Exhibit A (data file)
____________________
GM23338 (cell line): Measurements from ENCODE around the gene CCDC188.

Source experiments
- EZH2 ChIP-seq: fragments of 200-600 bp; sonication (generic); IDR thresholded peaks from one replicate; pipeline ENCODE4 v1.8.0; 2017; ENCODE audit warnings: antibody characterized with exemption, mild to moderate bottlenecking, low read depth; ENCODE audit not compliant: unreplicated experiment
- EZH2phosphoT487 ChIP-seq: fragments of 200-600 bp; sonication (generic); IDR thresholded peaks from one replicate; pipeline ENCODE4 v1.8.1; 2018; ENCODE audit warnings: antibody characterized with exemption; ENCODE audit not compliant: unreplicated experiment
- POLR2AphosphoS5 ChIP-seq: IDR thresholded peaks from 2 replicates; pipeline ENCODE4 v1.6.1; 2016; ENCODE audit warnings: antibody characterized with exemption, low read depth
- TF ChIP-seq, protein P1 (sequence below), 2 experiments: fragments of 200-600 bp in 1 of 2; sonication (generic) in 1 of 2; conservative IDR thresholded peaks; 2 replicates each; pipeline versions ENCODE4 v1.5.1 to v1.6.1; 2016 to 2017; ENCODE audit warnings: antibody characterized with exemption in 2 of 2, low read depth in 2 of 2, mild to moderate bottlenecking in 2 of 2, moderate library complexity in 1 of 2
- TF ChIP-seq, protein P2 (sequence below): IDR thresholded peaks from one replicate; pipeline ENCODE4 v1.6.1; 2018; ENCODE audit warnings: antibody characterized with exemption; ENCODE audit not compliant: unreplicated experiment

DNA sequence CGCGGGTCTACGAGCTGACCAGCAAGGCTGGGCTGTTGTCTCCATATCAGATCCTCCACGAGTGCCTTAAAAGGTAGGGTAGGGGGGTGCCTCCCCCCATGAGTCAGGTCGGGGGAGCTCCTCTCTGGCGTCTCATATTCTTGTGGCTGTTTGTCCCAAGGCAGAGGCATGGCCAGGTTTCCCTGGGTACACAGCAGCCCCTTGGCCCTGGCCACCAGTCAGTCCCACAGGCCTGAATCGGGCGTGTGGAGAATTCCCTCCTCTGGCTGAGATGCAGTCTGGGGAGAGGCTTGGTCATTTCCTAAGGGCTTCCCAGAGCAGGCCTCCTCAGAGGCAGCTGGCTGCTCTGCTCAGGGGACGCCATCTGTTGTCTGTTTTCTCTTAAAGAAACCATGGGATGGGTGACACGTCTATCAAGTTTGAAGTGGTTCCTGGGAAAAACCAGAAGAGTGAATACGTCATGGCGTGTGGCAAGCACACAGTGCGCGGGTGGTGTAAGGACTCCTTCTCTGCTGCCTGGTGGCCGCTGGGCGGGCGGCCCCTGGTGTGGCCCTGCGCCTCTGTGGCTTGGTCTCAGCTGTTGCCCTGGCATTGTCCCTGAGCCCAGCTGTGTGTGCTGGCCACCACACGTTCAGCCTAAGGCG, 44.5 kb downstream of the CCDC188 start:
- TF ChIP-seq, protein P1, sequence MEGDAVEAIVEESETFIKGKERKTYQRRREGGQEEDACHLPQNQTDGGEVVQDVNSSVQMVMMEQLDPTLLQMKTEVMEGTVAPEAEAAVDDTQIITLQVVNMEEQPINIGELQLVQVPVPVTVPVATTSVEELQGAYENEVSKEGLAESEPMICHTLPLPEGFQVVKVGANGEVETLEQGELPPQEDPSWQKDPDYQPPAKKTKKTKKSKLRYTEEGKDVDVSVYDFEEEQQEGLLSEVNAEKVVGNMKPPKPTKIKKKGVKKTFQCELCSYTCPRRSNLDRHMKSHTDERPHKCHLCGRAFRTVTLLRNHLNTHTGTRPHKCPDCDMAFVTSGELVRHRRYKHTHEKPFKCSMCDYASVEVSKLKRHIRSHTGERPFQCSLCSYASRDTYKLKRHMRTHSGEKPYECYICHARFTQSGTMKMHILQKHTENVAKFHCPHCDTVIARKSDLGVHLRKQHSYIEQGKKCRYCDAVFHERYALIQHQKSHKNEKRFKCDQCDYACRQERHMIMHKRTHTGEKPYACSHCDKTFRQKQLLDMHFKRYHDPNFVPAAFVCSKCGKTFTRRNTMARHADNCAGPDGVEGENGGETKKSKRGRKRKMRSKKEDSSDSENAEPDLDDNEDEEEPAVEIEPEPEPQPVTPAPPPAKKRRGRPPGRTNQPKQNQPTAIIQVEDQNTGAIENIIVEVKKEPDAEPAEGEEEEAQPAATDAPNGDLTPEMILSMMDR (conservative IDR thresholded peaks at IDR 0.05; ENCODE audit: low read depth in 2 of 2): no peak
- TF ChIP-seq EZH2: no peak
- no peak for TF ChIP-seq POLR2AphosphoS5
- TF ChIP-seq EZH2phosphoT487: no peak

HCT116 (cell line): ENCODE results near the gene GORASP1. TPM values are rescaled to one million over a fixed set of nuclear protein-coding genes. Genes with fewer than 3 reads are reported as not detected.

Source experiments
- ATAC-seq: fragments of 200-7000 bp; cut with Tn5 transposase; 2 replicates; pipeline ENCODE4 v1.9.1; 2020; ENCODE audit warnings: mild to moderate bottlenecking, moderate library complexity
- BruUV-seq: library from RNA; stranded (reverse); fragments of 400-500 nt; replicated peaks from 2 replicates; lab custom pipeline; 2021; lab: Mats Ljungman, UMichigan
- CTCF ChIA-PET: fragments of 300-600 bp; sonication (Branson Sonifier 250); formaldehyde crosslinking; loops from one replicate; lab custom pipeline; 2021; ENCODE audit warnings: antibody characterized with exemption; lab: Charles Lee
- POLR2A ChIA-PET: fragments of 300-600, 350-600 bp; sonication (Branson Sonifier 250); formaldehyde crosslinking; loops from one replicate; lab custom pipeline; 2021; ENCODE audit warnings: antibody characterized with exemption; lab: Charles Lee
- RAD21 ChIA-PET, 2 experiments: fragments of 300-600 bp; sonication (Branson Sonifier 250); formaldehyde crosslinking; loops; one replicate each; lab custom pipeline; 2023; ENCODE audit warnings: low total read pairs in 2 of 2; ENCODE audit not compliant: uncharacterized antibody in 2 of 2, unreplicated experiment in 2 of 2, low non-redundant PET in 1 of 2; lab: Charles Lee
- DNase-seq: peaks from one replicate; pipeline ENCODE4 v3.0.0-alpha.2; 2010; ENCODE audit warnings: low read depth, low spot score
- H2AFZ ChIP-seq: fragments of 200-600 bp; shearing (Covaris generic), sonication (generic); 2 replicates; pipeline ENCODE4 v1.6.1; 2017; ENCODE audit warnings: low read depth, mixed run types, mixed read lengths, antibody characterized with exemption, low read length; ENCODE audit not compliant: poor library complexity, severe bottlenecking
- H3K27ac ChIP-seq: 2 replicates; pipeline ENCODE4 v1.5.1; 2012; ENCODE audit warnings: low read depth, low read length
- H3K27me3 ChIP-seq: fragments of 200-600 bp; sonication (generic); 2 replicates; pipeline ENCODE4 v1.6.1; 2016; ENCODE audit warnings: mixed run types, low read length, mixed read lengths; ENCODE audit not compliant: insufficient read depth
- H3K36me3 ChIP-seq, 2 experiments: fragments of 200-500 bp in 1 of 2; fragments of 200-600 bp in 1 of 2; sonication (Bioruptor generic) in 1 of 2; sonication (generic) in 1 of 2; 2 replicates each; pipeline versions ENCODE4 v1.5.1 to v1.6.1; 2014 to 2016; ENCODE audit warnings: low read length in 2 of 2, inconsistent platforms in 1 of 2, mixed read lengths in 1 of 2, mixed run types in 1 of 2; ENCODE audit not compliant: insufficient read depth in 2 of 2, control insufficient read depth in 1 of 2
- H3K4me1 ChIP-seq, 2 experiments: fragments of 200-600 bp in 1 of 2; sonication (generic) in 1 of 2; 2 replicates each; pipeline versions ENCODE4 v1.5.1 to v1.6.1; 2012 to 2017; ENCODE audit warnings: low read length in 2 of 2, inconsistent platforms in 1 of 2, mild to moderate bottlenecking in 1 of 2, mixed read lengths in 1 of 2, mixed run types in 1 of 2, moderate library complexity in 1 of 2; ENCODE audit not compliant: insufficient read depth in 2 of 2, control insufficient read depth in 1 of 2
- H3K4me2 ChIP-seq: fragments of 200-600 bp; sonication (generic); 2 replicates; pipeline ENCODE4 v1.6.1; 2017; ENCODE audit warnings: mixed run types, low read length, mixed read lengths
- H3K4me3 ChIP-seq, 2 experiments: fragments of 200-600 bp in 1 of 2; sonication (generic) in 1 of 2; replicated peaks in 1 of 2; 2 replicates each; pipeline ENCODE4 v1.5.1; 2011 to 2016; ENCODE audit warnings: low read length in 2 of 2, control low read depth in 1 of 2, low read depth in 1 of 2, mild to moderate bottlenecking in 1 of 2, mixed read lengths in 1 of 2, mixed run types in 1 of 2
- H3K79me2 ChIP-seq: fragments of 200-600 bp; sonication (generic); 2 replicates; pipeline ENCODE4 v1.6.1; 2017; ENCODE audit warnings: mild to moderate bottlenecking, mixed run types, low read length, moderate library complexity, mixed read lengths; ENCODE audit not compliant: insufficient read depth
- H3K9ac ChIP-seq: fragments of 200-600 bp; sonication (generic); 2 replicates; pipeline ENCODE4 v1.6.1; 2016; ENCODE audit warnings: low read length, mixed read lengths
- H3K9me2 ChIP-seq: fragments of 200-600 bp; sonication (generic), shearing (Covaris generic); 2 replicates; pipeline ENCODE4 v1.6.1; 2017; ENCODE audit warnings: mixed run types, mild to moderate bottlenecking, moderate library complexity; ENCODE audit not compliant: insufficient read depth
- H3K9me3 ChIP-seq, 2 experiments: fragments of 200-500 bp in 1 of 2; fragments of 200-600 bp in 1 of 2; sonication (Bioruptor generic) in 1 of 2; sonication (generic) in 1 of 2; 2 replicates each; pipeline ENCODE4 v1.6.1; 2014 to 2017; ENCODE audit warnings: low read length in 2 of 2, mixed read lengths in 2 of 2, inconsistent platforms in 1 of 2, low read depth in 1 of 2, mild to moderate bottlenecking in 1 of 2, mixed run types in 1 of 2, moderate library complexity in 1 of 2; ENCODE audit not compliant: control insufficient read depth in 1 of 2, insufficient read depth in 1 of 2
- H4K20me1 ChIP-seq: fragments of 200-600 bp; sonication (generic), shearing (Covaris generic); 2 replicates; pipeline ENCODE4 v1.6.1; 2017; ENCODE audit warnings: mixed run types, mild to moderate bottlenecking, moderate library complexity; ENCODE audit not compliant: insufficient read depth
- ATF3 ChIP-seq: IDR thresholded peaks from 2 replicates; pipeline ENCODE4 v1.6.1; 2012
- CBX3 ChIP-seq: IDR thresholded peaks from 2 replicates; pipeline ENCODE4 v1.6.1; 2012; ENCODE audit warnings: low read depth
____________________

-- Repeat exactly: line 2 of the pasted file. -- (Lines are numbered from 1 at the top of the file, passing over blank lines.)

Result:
Source experiments